From Cat
Uremia-associated vasculitis. [1]

Azotemia is an excess of urea, creatinine, or other nonprotein, nitrogenous substance in blood, plasma, or serum.

Another term, uremia, is a more general term that defines a toxic syndrome as a result of chronic renal disease or other causes of abnormal renal function in animals with azotemia.

Azotemia can be caused by high production of nonprotein nitrogenous substances, low glomerular filtration rate or reabsorption of formed urine into the bloodstream. High production of nonprotein nitrogenous waste substances may be caused by high intake of protein (diet or gastrointestinal bleeding) or accelerated catabolism of endogenous proteins.

Glomerular filtration rate may decline because of reduced renal perfusion (prerenal azotemia), renal insufficiency or failure due to primary renal disease (renal azotemia), or urinary obstruction (postrenal azotemia). Reabsorption of urine may result from leakage of urine from the excretory pathways (also termed postrenal azotemia).

The pathophysiology of uremia is incompletely understood but may be related to 1) metabolic and toxic systemic effects of waste products retained because of renal excretory failure, 2) deranged renal regulation of fluids, electrolytes, and acid-base balance, and 3) impaired renal production of hormones and other substances (eg, erythropoietin and 1,25-dihydroxycholecalciferol).

Azotemia affects most organs of the body, interfering with most cellular processes.


  • Prerenal Azotemia - reduced renal perfusion due to low blood volume or low blood pressure. Accelerated production of nitrogenous waste products because of enhanced catabolism of tissues in association with infection, fever, trauma, corticosteroid excess, or burns. Increased gastrointestinal digestion and absorption of protein sources (diet or gastrointestinal hemorrhage).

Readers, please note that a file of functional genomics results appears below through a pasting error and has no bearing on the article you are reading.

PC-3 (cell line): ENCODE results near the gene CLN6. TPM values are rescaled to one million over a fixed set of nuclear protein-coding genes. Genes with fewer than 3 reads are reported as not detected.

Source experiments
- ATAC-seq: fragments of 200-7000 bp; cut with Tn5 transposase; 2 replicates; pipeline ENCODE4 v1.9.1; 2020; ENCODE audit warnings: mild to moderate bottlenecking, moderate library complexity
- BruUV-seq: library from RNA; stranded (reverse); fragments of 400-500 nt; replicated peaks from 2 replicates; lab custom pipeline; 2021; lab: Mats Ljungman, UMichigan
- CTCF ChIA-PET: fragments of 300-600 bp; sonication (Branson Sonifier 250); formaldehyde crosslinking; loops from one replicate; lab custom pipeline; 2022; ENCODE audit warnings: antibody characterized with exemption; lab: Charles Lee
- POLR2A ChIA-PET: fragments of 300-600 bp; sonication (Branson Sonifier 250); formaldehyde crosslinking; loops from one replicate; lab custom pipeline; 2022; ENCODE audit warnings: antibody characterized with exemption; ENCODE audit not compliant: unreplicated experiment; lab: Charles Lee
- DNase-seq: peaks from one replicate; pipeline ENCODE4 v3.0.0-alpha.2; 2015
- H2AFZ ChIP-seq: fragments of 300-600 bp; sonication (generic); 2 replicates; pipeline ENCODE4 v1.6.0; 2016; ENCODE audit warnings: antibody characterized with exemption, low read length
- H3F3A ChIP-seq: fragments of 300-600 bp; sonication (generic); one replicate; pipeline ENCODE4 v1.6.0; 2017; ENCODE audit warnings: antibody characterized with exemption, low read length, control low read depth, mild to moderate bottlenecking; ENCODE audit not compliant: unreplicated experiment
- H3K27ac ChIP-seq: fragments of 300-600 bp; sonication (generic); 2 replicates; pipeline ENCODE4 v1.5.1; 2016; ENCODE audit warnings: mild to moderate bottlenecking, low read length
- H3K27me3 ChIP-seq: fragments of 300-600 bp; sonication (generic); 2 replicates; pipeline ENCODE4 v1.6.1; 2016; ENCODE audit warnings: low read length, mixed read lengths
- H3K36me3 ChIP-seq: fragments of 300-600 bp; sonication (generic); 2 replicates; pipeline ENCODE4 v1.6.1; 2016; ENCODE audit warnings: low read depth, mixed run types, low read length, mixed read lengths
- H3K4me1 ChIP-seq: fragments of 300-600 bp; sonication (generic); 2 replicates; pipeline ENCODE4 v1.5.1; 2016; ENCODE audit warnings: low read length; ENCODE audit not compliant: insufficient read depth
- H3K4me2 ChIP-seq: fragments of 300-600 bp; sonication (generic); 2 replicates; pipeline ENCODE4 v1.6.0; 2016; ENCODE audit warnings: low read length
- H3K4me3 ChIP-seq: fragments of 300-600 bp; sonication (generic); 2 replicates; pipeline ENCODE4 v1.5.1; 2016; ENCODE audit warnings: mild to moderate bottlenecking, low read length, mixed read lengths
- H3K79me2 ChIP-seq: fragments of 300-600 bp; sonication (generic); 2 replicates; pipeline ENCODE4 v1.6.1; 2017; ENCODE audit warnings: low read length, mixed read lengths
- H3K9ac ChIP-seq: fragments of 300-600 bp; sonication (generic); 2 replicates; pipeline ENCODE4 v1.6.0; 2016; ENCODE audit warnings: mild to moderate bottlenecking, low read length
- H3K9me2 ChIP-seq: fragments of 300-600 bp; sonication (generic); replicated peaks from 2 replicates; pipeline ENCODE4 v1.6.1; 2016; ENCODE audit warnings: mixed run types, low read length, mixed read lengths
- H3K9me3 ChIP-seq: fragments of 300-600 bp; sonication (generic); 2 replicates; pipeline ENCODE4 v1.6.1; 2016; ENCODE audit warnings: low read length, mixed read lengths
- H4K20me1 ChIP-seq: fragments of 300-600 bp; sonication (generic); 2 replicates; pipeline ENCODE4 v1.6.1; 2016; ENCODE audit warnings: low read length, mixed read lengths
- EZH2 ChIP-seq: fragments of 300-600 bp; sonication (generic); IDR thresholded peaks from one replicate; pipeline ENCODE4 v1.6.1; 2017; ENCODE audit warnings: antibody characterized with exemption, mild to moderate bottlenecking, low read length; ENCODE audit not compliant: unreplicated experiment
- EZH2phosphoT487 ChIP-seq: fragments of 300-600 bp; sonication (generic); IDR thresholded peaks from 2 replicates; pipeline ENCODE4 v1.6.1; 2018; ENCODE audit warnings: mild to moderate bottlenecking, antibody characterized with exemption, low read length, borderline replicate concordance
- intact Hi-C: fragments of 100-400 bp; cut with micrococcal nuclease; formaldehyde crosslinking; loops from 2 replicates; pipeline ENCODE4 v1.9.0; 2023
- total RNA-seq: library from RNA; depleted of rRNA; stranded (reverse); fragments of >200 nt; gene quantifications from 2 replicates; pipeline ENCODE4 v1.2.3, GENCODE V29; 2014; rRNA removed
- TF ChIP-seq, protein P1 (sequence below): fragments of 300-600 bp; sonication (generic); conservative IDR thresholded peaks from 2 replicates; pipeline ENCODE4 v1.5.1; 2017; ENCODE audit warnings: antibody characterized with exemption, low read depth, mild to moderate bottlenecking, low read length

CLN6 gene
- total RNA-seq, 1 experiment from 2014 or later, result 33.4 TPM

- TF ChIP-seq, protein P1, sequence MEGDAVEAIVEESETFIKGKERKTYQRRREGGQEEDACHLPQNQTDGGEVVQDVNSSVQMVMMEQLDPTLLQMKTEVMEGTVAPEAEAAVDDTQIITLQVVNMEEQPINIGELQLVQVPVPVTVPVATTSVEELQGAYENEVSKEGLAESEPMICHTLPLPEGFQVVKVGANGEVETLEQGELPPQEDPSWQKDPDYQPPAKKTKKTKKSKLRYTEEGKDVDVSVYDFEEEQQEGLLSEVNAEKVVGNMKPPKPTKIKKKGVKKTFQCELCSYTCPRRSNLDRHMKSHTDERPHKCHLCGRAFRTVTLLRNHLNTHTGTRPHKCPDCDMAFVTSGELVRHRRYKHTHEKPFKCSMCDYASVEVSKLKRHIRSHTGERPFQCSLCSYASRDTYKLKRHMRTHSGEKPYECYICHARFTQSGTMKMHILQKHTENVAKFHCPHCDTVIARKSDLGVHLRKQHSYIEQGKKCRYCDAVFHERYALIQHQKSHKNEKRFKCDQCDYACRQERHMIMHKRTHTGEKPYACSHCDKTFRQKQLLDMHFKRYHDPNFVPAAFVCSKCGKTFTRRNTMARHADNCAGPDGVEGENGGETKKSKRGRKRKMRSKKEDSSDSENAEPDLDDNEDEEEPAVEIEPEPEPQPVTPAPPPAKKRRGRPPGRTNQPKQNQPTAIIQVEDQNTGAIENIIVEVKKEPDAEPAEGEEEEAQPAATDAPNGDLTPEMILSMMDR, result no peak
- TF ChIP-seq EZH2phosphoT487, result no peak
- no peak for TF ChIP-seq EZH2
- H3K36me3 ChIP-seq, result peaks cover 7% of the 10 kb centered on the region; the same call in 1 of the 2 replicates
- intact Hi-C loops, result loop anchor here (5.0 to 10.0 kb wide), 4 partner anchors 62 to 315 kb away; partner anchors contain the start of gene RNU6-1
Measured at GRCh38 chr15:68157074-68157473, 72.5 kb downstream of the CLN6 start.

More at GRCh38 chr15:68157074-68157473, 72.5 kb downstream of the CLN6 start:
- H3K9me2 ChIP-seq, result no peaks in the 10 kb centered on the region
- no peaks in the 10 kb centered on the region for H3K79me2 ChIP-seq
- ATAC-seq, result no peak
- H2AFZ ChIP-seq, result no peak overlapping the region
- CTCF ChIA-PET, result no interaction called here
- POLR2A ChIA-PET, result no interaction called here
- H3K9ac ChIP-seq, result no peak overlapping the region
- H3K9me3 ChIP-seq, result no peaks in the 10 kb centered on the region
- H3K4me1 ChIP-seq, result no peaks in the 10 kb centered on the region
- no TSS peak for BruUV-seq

• Renal Azotemia

Acute or chronic renal failure (ie, primary renal disease affecting glomeruli, renal tubules, renal interstitium, or renal vasculature that impairs renal function by at least 75%)

  • Postrenal Azotemia

Urinary obstruction; rupture of the excretory pathway.

Other causes of azotemia which need to be excluded include:

Dehydration, poor peripheral perfusion, low cardiac output, history of recent fluid loss, high protein diet, or black, tarry stools--rule out prerenal azotemia.

Recent onset of altered urine output (high or low), clinical signs consistent with uremia, exposure to possible nephrotoxicants or ischemic renal injury, or kidney size normal or large--rule out acute renal failure

Progressive weight loss, polyuria, polydipsia, small kidneys, pallor, and signs of uremia that have developed over several weeks to months--rule out chronic renal failure

Abrupt decline in urine output and onset of signs of uremia; occasionally dysuria, stranguria and hematuria; large urinary bladder or fluid-filled abdomen--rule out postrenal azotemia[2].


A urine specific gravity > 1.035 in cats supports a diagnosis of prerenal azotemia. Administration of fluids or diuretics before urine collection may render low urine specific gravity value uninterpretable. Azotemic cats that have not received fluids and have a urine specific gravity < 1.035 typically have primary renal azotemia. A notable exception to this rule is cats with glomerular disease. Glomerulopathy is sometimes characterized by glomerulotubular imbalance with urine concentrating ability persisting despite sufficient renal glomerular damage to cause primary renal azotemia.